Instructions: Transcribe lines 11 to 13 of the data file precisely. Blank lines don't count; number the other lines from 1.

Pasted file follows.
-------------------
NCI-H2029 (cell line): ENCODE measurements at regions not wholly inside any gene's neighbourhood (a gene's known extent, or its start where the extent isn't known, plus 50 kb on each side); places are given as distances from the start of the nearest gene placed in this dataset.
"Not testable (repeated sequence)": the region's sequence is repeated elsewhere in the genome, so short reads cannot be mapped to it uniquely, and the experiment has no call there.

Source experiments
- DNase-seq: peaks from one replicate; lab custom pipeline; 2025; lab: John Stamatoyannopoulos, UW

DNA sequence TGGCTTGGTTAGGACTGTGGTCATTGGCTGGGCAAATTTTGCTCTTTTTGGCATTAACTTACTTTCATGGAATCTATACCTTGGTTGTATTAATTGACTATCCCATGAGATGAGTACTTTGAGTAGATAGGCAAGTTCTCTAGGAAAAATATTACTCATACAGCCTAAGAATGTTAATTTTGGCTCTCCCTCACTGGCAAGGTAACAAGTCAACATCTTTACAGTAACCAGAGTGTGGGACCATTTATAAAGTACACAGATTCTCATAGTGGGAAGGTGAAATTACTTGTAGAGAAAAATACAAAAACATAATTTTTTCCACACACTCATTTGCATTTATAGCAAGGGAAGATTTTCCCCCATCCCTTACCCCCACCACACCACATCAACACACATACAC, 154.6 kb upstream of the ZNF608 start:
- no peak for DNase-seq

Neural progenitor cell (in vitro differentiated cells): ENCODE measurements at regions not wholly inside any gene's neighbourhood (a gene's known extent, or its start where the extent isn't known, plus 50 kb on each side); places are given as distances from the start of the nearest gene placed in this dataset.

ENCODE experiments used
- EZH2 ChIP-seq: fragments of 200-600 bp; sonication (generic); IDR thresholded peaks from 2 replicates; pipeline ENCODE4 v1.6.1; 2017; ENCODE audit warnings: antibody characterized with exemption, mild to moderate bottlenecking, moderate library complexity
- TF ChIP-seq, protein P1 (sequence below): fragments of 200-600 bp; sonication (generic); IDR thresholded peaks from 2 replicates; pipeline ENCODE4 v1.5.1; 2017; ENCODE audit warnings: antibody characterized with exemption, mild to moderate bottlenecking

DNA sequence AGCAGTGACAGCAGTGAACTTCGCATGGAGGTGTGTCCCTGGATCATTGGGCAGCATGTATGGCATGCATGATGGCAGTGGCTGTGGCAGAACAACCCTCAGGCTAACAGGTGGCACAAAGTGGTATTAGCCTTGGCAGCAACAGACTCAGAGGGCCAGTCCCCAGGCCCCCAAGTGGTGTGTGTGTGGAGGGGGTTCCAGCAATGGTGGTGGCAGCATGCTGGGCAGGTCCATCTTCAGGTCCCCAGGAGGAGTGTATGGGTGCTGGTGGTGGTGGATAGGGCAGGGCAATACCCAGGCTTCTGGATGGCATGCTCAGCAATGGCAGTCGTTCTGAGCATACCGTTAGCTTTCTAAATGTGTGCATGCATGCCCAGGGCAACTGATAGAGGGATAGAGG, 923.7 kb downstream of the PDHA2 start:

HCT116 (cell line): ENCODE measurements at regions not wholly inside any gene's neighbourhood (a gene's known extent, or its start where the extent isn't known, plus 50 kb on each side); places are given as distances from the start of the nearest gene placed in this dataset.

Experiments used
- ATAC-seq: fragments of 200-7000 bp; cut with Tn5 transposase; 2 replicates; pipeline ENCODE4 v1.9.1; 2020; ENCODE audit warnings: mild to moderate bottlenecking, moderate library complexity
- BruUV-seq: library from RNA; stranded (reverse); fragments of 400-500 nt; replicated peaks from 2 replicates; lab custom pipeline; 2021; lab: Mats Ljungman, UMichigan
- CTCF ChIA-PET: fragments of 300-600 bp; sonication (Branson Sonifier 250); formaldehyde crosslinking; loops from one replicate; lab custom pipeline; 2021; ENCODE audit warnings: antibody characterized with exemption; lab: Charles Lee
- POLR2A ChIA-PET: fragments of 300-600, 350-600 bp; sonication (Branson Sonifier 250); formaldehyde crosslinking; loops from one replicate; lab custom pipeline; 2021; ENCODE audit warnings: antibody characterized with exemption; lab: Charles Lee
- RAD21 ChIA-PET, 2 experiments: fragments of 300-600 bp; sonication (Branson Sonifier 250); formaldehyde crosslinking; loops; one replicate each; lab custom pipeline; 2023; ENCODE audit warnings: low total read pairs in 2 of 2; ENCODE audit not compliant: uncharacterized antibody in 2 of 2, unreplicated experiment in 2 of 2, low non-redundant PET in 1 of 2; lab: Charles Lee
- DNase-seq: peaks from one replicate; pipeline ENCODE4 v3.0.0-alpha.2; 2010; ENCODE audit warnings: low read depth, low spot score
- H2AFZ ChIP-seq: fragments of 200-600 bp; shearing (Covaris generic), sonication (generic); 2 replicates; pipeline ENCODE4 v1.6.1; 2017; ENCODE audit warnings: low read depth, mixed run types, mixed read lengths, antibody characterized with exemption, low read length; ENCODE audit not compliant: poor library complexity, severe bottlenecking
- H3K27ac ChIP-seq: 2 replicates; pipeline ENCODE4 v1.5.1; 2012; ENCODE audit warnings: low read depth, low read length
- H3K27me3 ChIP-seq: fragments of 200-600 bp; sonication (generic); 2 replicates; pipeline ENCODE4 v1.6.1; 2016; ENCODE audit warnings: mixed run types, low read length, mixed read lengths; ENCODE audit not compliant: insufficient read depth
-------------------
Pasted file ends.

DNA sequence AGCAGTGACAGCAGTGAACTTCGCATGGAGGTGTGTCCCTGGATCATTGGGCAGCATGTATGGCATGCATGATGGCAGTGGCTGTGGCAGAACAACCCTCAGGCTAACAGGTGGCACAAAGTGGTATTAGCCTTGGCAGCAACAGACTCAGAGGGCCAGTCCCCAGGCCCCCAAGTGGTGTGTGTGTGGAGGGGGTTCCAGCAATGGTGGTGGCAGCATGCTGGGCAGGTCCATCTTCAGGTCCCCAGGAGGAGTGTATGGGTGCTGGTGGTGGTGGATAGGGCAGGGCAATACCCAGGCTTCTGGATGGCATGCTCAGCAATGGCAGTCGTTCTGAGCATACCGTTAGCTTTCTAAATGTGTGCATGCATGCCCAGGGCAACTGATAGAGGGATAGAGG, 923.7 kb downstream of the PDHA2 start:

HCT116 (cell line): ENCODE measurements at regions not wholly inside any gene's neighbourhood (a gene's known extent, or its start where the extent isn't known, plus 50 kb on each side); places are given as distances from the start of the nearest gene placed in this dataset.

Experiments used